MEXICO CITY (Reuters) -- A prominent statue of explorer Christopher Columbus on one of Mexico City’s principal avenues is to be replaced with that of an indigenous Mexican woman, the capital’s mayor, Claudia Sheinbaum, said on Sunday.
The 19th-century bronze statue was taken down from the Paseo de la Reforma boulevard last year for restoration work ahead of an annual protest.
It is to make way for a monument that delivers “social justice” regarding the historic role of women in Mexico, particularly those of indigenous origin, Sheinbaum said at an event in the Mexican capital.
“Of course we recognize Columbus. But there are two visions,” Sheinbaum said, adding that one of these was the European vision of the “discovery of America,” even though civilizations had existed for centuries in Mexico.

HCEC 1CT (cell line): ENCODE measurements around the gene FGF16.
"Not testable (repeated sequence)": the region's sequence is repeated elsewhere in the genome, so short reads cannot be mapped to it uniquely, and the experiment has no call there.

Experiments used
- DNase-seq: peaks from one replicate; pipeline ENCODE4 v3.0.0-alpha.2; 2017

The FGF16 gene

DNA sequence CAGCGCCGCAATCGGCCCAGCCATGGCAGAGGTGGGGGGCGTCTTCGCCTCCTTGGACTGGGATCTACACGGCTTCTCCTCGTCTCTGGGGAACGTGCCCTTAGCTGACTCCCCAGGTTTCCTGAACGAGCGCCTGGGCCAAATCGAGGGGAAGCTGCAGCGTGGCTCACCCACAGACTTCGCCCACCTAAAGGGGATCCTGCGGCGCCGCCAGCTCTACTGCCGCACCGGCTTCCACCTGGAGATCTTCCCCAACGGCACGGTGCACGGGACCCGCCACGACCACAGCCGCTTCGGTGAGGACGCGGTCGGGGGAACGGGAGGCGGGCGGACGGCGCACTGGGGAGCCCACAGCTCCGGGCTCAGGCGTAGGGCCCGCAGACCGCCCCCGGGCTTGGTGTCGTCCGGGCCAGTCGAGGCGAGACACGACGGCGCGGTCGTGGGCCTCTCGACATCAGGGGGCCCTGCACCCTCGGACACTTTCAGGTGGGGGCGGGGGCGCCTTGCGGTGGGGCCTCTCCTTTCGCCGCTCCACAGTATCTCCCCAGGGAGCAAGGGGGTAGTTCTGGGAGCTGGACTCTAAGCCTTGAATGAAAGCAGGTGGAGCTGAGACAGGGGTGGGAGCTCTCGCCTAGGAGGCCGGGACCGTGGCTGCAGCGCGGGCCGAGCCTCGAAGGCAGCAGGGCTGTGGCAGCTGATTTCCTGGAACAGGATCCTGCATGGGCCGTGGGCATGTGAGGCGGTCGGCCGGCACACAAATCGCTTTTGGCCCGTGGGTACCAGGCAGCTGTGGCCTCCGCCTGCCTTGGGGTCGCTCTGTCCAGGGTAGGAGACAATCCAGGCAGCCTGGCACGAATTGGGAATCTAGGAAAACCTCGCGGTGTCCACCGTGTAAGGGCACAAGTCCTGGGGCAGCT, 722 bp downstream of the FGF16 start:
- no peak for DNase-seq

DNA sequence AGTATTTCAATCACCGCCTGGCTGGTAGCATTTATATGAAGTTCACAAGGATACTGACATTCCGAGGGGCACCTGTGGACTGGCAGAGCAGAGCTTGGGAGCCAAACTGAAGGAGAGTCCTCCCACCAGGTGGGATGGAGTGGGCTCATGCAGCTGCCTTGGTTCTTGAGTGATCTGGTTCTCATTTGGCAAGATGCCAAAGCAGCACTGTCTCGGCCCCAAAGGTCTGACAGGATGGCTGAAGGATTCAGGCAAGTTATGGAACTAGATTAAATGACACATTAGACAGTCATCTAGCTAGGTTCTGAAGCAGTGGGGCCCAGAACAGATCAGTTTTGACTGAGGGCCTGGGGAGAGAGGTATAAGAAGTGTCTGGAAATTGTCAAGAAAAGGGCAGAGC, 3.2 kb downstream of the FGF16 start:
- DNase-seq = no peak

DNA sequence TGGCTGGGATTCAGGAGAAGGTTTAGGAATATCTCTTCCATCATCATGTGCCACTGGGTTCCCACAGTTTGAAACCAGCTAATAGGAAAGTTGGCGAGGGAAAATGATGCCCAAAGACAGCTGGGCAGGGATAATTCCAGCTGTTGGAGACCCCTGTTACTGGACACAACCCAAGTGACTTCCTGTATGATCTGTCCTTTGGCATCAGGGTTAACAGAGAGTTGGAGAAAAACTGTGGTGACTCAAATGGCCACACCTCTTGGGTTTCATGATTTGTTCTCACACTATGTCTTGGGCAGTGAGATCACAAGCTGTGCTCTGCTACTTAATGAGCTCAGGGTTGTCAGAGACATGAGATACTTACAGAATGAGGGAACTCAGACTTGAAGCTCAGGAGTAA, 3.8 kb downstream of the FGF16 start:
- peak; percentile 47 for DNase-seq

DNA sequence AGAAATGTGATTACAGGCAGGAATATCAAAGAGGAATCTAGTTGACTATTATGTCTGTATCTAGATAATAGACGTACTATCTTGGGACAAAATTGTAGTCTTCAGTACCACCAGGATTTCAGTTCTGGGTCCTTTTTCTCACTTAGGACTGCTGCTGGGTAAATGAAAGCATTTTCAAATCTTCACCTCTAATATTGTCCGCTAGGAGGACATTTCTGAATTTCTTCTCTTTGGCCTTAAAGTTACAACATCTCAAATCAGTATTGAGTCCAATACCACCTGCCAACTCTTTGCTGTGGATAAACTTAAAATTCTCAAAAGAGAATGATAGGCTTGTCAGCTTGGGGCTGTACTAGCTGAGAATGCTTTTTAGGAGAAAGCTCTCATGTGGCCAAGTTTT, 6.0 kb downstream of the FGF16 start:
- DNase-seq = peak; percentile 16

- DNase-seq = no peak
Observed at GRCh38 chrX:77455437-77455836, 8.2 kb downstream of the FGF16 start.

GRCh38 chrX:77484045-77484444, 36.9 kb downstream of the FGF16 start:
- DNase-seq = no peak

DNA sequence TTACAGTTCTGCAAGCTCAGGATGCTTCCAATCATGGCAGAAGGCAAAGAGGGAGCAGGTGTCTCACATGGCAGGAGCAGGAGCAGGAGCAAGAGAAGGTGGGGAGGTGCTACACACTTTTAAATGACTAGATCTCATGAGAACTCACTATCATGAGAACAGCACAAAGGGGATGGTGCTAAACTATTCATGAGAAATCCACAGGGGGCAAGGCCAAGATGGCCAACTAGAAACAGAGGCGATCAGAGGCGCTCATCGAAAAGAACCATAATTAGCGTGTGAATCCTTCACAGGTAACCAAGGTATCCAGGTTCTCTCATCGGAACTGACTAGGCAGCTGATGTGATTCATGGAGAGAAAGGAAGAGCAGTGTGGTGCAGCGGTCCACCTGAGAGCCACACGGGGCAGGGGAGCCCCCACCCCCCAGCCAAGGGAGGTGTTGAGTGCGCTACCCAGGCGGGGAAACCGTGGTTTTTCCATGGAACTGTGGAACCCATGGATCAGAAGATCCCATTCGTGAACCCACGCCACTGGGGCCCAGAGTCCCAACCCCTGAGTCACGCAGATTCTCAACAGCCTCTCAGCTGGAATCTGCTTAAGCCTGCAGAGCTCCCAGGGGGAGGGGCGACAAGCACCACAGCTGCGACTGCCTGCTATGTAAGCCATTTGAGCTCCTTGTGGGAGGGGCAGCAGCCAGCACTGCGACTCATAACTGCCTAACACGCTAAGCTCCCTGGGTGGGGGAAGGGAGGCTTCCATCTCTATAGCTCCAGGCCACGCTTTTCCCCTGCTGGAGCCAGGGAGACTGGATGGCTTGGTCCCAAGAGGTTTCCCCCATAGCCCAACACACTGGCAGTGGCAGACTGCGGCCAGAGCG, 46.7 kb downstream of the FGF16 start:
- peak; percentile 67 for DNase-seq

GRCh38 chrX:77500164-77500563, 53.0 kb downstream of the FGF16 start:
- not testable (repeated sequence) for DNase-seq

“And there’s another vision from here, that in reality a European arrived in America, who made an encounter between two places, and then came the (Spanish) conquest,” she added.
The Columbus statue will be relocated to a “worthy” place in the city, the mayor said.
Several statues of the Italian navigator, whose Spanish-funded expeditions from the 1490s onward opened the way for the European conquest of the Americas, have been removed from U.S. cities since the Black Lives Matter protests and the worldwide re-examination of the colonial era and the legacy of slavery.
Sheinbaum is a close ally of President Andres Manuel Lopez Obrador, who has sought to cast his government first and foremost as a defender of the poor and indigenous communities, many of whom are among the country’s least well-off.